Specter to Chair Crime and Drugs Subcommittee

May 7, 2009 - 1:21 PM
Senate Democrats gave party switcher Arlen Specter a plum Judiciary subcommittee chairmanship on Thursday as a potential primary challenger to the veteran Pennsylvania lawmaker stepped forward.

In this May 5, 2009 file photo, Sen. Arlen Specter, D-Pa., speaks to reporters on Capitol Hill in Washington. Senate Democrats gave party switcher Specter a plum Judiciary subcommittee chairmanship on Thursday, May 7, 2009, as a potential primary challenger to the veteran Pennsylvania lawmaker stepped forward. (AP Photo/Susan Walsh, FILE)

Washington (AP) - Senate Democrats gave party switcher Arlen Specter a plum Judiciary subcommittee chairmanship on Thursday as a potential primary challenger to the veteran Pennsylvania lawmaker stepped forward.
 
Majority Whip Dick Durbin of Illinois said he would give up his chairmanship of the Crime and Drugs subcommittee in exchange for becoming chairman of a panel on human rights. The move, he said, would "best utilize Senator Specter's talents and experience in our caucus."
 
Senate Judiciary Committee Chairman Patrick Leahy, D-Vt., indicated later that the deal was not final and had to be worked out.
 
The move came as Rep. Joe Sestak, D-Pa., a former Navy vice admiral, said he's seriously considering a challenge to Specter in next year's Pennsylvania primary.
 
"The Democratic political establishment reached into the GOP establishment to give us the Democratic candidate for the future. I don't think we want to re-establish the establishment," Sestak said in an interview with The Associated Press.
 
"It's not theirs to make, it's ours to make. That's really what moved me. It's the ideal. It's not what we came to Washington to do is tell Pennsylvanians what they are to do in their Democratic choices."
 
The musical chairs of subcommittee chairmanships were designed to stem the fallout in the days since Specter switched to the Democratic Party last week. Democrats on Tuesday failed to honor Specter's 28 years of Senate seniority he accumulated as a Republican before switching.
 
Since becoming a Democrat, Specter has been at odds with his new party, voting against the Demcratic-backed budget, expressing opposition to a government option on health care overhaul and maintaining his opposition to a bill that would make it easier for unions to organize. Democrats also questioned his support for Republican Norm Coleman over Al Franken in the unresolved Minnesota Senate race.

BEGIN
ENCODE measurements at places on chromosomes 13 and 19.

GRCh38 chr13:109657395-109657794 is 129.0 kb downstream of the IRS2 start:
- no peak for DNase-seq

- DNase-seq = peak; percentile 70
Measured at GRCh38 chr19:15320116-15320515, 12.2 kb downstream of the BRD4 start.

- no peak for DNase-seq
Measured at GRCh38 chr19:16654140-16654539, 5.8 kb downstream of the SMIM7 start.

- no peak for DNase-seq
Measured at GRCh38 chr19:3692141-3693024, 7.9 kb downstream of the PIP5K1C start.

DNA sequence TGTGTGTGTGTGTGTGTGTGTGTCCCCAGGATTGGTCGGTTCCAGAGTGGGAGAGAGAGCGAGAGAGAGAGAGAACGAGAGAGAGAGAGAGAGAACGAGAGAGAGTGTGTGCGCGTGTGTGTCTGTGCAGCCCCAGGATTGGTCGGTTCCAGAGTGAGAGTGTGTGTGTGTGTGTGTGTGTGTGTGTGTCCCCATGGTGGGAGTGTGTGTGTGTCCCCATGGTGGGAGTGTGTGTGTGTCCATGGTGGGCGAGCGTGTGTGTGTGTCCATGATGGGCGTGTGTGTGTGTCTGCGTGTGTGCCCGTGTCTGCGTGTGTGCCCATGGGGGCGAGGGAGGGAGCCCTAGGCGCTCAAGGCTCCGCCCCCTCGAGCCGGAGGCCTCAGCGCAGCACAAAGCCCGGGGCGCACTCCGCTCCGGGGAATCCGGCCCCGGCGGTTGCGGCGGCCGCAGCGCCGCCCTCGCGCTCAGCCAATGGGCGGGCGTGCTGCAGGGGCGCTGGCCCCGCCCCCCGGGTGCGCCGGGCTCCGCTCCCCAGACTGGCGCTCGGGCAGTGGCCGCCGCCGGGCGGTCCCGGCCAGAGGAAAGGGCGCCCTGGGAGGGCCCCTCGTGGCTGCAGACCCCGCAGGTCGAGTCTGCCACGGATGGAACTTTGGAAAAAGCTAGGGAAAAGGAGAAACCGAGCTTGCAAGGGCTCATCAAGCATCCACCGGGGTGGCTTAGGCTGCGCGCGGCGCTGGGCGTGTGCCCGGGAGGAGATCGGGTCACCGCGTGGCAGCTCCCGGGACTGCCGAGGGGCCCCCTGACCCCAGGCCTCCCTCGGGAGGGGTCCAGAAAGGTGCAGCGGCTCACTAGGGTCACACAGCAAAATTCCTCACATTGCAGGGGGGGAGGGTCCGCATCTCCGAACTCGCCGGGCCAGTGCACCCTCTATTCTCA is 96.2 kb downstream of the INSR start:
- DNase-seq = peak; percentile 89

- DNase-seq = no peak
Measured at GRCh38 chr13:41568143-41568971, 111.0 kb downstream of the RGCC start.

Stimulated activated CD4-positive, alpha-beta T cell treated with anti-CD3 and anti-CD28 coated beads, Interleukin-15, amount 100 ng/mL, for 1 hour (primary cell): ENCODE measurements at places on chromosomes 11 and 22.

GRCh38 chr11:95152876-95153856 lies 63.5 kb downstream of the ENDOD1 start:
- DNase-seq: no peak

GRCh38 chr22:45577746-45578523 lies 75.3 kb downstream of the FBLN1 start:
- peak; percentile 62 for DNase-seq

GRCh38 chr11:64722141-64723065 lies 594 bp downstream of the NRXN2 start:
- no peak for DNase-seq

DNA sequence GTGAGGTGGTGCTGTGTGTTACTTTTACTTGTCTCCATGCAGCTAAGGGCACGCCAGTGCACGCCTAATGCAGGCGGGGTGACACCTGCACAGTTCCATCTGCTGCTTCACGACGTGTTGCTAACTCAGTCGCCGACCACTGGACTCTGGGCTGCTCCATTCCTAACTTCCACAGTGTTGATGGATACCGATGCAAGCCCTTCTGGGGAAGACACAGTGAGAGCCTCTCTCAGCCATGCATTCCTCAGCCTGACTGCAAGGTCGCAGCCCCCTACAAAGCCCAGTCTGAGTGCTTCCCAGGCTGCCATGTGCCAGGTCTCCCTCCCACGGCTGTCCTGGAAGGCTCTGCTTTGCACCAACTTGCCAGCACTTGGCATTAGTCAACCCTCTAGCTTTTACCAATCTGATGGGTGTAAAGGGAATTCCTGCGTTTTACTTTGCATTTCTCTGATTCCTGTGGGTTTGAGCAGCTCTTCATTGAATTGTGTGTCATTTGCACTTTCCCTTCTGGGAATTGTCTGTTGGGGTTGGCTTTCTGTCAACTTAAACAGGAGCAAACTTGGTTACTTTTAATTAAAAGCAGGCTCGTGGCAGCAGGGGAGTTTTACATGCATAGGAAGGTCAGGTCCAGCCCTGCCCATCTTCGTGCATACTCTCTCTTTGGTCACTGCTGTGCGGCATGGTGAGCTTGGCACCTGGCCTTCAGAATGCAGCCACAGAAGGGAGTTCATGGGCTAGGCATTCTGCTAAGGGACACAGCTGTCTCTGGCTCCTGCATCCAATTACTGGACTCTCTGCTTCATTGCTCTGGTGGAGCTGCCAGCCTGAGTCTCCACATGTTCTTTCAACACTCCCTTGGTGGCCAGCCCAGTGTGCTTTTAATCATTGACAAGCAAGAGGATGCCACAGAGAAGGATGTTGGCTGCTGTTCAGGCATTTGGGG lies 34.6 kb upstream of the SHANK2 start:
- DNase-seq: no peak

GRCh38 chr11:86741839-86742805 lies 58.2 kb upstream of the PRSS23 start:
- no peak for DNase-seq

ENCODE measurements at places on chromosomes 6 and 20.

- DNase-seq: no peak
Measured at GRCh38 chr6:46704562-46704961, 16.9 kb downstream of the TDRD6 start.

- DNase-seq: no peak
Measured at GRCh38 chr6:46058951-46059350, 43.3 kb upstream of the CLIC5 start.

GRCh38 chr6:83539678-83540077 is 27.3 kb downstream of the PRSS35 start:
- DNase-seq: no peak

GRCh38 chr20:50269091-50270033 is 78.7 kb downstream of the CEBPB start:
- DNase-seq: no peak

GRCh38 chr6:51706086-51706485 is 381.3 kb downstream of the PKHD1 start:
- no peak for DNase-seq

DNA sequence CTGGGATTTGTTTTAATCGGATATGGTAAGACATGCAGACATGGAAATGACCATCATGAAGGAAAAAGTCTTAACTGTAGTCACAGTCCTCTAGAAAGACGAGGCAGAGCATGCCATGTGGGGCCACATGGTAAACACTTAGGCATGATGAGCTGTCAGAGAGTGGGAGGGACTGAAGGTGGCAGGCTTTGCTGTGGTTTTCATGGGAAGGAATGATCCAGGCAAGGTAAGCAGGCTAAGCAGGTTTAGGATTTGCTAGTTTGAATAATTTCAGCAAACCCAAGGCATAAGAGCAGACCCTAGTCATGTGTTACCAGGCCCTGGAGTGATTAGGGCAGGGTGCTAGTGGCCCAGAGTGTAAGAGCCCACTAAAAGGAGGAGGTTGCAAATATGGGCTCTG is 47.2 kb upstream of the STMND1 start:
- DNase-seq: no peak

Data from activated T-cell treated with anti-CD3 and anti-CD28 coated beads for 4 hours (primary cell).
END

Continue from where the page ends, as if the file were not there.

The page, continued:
Senate Majority Leader Harry Reid, D-Nev., told CNN on Wednesday that when he later asked Specter about the Coleman remark, Specter said, "I forgot what team I was on."
 
Specter's actions set the stage for the Senate Democrats' move on Tuesday denying him his seniority, according to Democratic officials who spoke on condition of anonymity because the discussions had been private.
 
But Democrats also recognized that alienating Specter, a former prosecutor, could be politically disastrous as President Barack Obama prepared to name a replacement for retiring Justice David Souter. Specter has served as chairman of the Judiciary Committee, its top Republican and has considerable clout in committee proceedings.
 
The resolution was intended to placate other Democrats concerned that Specter's switch might leapfrog him into a full committee chairmanship and bump one of them. It also served to remind Specter where he stands with his new colleagues in the Democratic caucus.
 
The Crime and Drugs panel, Democratic officials said, seemed a good compromise. It is Judiciary's busiest subcommittee, responsible for oversight of the Justice Department, federal prosecutors, the Bureau of Alcohol, Tobacco and Firearms and drug control policy.
 
As a subcommittee chairman, Specter would retain some of his clout on the full Committee when it convenes for Supreme Court confirmation hearings.
 
Durbin said Reid had signed off on the subcommittee switch.
 
Specter said last week he and Reid had agreed he would be treated for seniority purposes as though he had been elected as a Democrat when he first came to the Senate in 1980. The issue has important ramifications because chairmanships, which come with money to hire large staffs, could be at stake.
 
Reid aides say the majority leader did not make a flat commitment to honor the Pennsylvania lawmaker's seniority, telling him he would try but the issue would have to go before the Democratic rank-and-file.